10.1177_1940082917723586-fig3.tif

Discussion

We found a tendency for higher seed abundance in liana-cut areas due to a quick response by fast-growing heliophyte trees that produce many seeds after release from liana competition. However, higher RSR of animal-dispersed seeds in liana-dominated plots suggests that, in spite of the suppression of seed production by pioneer trees, lianas create favorable conditions for a diverse seed rain, which we hypothesize that may be a consequence of lianas ubiquitous contribution to supply food and shelter to animals (Michel et al., 2015), which could be addressed by future studies. Although higher abundance of individuals for a small group of species can lower the values found in species rarefaction curves when compared to communities with lower abundance, this is not the case in our study, since equitability index was similar for the seed rain community in liana-cut plots and in liana-dominated plots.

High abundance of nontree native plants may affect animal-dispersed seed rain in distinct ways, but few studies discussed the changes in seed rain caused by those species. Muler et al. (2014) observed a higher seed density in bamboo-dominated sites, fostered by greater pioneer and animal-dispersed seeds recorded after palm heart harvesting. In tropical forests, lianas commonly proliferate in sites with more open canopy such as gaps (Schnitzer et al., 2000). Ruderal lianas may also hinder on the long term, the structural development of disturbed forest remnants (Farah et al., 2014), by increasing tree mortality and reducing tree growth and recruitment (Martínez-Izquierdo, García, Powers, & Schnitzer, 2016). The disturbed forest sectors where we carried out our study had fewer trees than less disturbed sectors, therefore the effect of lianas on seed rain, merged with forest structure changes, may have benefited their proliferation (Farah et al., 2014; Schnitzer et al., 2000).

In more conserved tropical forests, lianas contribute to the maintenance of ecological processes are an important food source for fauna and increase environmental heterogeneity by creating different microhabitats for species regeneration in the community. Our study highlights the role of liana dominance in shaping a key ecological process for the recovery of chronically disturbed forests, while also showing that the impacts of dominance by ruderal native species are challenging to predict. In a global context in which remaining native forests are being exposed to unprecedented levels of human-mediated disturbance, understanding the ecological role of ruderal lianas in the ecological processes of disturbed tropical forests may play a key role for their management and conservation.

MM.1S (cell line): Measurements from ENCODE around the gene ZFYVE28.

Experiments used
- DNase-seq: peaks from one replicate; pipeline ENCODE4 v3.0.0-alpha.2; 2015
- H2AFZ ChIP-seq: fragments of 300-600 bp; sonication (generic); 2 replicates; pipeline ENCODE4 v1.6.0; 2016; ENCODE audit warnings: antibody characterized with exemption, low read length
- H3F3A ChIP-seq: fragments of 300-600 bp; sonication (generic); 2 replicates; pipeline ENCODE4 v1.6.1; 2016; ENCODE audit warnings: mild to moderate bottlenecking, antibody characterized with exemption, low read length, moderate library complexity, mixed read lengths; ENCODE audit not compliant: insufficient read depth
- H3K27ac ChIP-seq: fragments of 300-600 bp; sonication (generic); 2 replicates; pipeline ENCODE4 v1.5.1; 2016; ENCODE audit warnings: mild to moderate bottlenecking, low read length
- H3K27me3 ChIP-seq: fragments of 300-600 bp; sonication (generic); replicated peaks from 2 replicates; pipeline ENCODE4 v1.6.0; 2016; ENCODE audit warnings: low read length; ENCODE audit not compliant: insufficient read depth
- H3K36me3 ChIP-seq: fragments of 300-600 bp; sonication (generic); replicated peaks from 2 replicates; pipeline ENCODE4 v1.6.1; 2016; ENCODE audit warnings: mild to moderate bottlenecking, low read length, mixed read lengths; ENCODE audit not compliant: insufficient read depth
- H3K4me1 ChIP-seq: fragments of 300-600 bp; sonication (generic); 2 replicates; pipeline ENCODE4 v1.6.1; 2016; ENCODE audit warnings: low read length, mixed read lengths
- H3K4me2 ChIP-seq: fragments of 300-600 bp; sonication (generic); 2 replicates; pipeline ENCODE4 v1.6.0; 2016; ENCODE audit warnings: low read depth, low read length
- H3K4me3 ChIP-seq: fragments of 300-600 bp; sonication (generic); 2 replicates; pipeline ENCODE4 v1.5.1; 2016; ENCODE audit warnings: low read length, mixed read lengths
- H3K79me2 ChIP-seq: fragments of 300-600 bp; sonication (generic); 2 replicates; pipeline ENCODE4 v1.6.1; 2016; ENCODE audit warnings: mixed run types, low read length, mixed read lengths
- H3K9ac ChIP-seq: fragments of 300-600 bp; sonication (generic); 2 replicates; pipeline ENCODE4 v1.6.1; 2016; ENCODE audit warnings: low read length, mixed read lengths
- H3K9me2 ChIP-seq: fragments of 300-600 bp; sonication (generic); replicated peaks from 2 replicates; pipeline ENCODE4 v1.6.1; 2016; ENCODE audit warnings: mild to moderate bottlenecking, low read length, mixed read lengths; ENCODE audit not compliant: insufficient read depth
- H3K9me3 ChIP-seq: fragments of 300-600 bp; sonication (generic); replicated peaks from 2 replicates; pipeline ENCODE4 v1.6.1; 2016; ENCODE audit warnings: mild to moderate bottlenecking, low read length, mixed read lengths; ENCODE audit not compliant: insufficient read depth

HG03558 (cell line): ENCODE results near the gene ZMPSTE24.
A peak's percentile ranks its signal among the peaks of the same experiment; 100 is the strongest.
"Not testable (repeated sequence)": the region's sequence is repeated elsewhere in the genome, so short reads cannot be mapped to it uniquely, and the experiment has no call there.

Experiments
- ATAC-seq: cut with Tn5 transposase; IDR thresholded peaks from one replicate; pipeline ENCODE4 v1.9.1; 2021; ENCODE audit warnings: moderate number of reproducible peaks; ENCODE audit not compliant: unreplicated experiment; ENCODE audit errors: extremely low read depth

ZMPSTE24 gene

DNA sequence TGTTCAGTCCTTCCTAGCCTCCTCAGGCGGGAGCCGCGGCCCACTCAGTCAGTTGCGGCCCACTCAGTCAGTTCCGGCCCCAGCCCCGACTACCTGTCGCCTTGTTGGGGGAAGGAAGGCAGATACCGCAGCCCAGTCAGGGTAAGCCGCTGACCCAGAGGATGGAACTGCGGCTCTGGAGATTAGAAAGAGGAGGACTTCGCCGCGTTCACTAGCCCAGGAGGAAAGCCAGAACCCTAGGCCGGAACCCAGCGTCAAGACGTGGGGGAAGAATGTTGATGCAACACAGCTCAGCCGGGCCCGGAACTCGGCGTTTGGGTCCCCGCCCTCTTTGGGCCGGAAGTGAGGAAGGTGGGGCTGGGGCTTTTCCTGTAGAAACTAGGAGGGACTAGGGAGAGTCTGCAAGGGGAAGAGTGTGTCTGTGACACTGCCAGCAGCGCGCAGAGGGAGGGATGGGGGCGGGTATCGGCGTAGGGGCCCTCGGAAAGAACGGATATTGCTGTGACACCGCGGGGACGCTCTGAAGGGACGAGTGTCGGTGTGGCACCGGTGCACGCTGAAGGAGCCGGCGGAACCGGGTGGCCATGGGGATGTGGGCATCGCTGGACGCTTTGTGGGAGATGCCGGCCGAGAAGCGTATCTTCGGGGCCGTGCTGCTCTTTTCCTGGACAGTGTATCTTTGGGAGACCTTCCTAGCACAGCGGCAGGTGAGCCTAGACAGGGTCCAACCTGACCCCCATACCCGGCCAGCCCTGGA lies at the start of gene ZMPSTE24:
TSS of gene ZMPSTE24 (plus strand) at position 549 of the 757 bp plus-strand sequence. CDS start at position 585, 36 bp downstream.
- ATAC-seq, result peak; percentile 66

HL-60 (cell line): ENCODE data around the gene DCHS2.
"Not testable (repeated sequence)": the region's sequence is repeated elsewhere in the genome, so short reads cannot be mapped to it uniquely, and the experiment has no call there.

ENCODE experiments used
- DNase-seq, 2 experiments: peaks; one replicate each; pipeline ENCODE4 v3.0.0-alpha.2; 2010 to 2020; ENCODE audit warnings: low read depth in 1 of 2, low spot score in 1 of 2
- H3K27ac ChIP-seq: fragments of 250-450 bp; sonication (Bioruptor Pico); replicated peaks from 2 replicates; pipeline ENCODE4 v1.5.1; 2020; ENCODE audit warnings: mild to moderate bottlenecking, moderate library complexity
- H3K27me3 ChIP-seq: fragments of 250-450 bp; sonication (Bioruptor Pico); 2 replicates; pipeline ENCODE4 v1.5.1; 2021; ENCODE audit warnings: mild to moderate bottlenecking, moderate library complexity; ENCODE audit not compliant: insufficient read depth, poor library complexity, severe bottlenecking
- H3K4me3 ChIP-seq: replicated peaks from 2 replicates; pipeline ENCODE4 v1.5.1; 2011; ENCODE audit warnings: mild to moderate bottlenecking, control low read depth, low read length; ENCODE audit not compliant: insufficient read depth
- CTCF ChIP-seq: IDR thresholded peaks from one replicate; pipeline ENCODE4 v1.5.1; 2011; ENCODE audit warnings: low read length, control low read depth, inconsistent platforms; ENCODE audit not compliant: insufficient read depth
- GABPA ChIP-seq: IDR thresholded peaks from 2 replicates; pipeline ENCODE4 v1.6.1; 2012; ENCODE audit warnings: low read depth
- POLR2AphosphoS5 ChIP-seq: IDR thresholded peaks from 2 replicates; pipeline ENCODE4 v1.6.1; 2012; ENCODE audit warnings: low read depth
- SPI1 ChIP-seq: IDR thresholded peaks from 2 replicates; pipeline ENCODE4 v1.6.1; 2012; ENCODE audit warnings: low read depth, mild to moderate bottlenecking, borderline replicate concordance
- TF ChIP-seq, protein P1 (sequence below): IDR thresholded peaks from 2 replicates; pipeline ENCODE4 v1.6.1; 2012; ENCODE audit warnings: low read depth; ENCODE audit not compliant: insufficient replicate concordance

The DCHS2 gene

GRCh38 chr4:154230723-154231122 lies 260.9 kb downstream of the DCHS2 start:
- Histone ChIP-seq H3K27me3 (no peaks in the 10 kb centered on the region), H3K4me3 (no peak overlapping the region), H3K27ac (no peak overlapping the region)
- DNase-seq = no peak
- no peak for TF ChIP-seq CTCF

Implications for Conservation

Human-mediated disturbances of tropical forests alter their structure and ecological processes. These alterations benefit proliferation of some nontree life forms species, such as lianas, while compromising others, like epiphytes. As liana populations increase, they may effectively affect tree canopy productivity. We ask here how this increase in lianas might influence the seed rain, a fundamental ecological process to forest dynamic. We found that liana overabundance affect diversity of the seed rain of animal-dispersed trees, and we found indications that they may alter seed abundance in the short term. In a short term, we conclude that lianas may increase seed rain RSR by supplying shelter and food for disperser fauna, while suppressing overall tree seed production by competition with pioneer trees.

Liana cutting should be carried out parsimoniously in liana-dominated forest sectors, in relatively small areas and in a mosaic design, in order to mitigate possible impacts to the disturbance-adapted seed disperser fauna that may benefit from liana infestation (Michel et al., 2015; Morellato & Leitao-Filho, 1996) and the many other native species persisting in degraded and second-growth tropical forests (Alexandrino et al., 2013; Chazdon et al., 2009). Additionally, liana cutting should aim sectors predominantly dominated by abundant ruderal and resilient liana species, such as the dominant species in our study site, to minimize impact on rare or late successional liana species, which also occur in degraded forest remnants in the study region.

Our results highlight the need for long-term monitoring to understand the consequences of changes in the seed rain on the subsequent stages of regeneration in disturbed forests. We hope our results foment the discussion on the role of disturbance adapted nontree life forms in ecological process that maintain forests and point the directions for conservation and management.

Declaration of Conflicting Interests

The author(s) declared no potential conflicts of interest with respect to the research, authorship, and/or publication of this article.

Funding